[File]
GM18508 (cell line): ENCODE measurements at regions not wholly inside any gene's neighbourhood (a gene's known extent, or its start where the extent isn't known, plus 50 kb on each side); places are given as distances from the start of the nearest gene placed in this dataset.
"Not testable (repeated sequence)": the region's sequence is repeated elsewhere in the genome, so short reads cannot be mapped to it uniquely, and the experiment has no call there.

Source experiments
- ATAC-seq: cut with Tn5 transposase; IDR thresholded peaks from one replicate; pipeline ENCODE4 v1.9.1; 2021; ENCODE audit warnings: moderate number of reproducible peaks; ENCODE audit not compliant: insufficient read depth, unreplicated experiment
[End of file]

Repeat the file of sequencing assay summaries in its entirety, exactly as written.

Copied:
GM18508 (cell line): ENCODE measurements at regions not wholly inside any gene's neighbourhood (a gene's known extent, or its start where the extent isn't known, plus 50 kb on each side); places are given as distances from the start of the nearest gene placed in this dataset.
"Not testable (repeated sequence)": the region's sequence is repeated elsewhere in the genome, so short reads cannot be mapped to it uniquely, and the experiment has no call there.

Source experiments
- ATAC-seq: cut with Tn5 transposase; IDR thresholded peaks from one replicate; pipeline ENCODE4 v1.9.1; 2021; ENCODE audit warnings: moderate number of reproducible peaks; ENCODE audit not compliant: insufficient read depth, unreplicated experiment